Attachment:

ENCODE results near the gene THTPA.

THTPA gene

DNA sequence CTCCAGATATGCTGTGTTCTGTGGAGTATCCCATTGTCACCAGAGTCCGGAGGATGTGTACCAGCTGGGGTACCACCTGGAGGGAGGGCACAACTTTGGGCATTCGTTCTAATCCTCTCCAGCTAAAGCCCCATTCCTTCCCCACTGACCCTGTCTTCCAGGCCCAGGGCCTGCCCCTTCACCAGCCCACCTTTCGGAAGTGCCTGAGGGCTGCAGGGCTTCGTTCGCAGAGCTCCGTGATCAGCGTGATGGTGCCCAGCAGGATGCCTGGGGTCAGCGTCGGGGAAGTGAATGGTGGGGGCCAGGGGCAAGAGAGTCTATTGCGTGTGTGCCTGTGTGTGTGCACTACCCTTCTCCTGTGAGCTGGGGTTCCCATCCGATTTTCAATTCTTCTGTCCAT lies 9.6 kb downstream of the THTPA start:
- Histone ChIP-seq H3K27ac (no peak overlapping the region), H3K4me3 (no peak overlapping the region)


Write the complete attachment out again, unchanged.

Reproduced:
ENCODE results near the gene THTPA.

THTPA gene

DNA sequence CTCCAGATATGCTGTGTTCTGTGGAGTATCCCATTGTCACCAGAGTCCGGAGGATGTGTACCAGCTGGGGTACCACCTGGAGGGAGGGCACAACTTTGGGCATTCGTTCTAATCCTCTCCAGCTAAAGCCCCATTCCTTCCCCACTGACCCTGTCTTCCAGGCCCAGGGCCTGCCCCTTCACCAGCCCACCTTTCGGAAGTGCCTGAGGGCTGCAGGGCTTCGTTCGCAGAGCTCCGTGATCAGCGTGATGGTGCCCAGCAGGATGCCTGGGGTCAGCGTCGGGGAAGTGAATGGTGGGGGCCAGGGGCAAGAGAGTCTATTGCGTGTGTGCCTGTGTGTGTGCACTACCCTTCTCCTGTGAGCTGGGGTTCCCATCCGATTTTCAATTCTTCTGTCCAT lies 9.6 kb downstream of the THTPA start:
- Histone ChIP-seq H3K27ac (no peak overlapping the region), H3K4me3 (no peak overlapping the region)